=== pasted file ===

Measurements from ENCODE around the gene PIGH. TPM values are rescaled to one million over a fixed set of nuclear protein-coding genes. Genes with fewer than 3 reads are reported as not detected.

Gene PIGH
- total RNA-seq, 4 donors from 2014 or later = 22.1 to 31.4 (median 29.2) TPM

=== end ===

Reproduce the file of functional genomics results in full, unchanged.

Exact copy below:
Measurements from ENCODE around the gene PIGH. TPM values are rescaled to one million over a fixed set of nuclear protein-coding genes. Genes with fewer than 3 reads are reported as not detected.

Gene PIGH
- total RNA-seq, 4 donors from 2014 or later = 22.1 to 31.4 (median 29.2) TPM